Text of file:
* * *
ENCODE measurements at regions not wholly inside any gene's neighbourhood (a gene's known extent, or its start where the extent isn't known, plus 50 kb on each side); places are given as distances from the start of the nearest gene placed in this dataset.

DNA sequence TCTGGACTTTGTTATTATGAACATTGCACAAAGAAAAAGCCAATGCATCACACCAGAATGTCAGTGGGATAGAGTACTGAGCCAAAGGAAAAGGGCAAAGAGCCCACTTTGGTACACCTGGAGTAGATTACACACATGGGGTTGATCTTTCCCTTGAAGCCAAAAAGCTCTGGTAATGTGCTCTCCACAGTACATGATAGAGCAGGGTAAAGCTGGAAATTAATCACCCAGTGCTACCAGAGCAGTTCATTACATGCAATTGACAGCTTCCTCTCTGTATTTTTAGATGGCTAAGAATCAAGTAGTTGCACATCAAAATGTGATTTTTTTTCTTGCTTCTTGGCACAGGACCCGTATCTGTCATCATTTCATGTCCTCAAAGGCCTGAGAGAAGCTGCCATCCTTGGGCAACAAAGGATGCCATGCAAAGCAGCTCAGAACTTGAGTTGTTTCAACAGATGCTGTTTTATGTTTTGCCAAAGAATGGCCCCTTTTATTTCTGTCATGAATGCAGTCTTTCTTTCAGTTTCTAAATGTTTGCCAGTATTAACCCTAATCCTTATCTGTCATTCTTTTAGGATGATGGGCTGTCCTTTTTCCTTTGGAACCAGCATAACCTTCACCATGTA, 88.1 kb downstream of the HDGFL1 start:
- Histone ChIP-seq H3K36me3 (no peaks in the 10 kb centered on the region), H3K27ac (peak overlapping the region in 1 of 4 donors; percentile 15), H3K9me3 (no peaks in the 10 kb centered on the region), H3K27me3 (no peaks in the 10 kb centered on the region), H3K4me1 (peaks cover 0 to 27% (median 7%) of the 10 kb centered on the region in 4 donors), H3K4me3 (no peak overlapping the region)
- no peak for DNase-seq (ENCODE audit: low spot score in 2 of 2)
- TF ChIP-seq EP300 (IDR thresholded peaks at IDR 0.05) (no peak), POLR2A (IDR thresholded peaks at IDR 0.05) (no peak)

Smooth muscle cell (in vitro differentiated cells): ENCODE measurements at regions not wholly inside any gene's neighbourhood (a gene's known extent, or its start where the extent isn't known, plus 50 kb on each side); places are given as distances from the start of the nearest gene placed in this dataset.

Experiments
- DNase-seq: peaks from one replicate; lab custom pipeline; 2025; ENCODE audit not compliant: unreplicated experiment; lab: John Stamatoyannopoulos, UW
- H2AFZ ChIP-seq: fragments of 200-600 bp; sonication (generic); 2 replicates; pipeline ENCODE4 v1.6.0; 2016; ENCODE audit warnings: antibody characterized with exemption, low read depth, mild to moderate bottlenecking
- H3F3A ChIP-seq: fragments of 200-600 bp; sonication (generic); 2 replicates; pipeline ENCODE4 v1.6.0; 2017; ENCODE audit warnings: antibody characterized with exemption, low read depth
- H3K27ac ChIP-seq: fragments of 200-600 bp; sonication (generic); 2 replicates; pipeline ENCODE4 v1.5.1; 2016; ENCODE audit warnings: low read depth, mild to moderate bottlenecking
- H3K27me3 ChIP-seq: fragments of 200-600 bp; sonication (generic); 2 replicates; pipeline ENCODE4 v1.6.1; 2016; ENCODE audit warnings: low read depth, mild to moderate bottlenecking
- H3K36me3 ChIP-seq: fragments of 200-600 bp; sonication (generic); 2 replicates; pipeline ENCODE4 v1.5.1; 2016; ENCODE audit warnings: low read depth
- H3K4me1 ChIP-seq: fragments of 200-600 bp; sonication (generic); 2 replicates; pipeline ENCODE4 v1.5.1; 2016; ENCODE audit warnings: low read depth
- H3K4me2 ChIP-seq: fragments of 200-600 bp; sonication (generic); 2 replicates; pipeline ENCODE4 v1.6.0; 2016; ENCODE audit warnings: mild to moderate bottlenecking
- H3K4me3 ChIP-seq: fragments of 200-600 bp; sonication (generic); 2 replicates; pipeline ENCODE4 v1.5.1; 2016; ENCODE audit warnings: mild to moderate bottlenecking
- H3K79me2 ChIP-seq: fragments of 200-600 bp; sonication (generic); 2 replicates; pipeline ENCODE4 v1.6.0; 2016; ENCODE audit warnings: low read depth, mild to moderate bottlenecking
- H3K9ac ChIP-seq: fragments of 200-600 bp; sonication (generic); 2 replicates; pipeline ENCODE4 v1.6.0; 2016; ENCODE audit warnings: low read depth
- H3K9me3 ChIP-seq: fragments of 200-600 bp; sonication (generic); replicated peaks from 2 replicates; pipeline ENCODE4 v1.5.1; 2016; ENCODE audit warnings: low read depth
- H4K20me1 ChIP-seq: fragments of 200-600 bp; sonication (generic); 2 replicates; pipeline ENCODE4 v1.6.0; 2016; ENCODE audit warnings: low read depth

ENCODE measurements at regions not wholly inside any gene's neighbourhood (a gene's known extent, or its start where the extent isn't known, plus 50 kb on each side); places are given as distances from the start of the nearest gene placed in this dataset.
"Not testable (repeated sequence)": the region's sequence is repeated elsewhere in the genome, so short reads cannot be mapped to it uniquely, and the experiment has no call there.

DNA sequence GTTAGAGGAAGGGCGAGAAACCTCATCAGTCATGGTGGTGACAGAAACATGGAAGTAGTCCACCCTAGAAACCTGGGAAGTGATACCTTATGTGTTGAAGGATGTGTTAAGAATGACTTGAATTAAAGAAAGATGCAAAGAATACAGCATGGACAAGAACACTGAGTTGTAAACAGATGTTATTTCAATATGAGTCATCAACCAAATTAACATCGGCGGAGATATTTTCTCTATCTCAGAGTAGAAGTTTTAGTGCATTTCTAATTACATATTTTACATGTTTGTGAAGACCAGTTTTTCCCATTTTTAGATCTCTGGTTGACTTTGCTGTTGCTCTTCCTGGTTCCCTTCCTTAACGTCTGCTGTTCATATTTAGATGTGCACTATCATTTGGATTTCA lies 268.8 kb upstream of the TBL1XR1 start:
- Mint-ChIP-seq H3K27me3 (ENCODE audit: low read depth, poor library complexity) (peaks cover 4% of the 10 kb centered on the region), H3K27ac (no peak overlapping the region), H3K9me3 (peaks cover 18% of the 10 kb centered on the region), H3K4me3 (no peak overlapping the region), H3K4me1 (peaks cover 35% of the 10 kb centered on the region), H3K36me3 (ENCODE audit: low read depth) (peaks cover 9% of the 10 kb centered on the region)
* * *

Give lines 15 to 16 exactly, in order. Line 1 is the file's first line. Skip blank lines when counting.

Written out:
- H3K4me2 ChIP-seq: fragments of 200-600 bp; sonication (generic); 2 replicates; pipeline ENCODE4 v1.6.0; 2016; ENCODE audit warnings: mild to moderate bottlenecking
- H3K4me3 ChIP-seq: fragments of 200-600 bp; sonication (generic); 2 replicates; pipeline ENCODE4 v1.5.1; 2016; ENCODE audit warnings: mild to moderate bottlenecking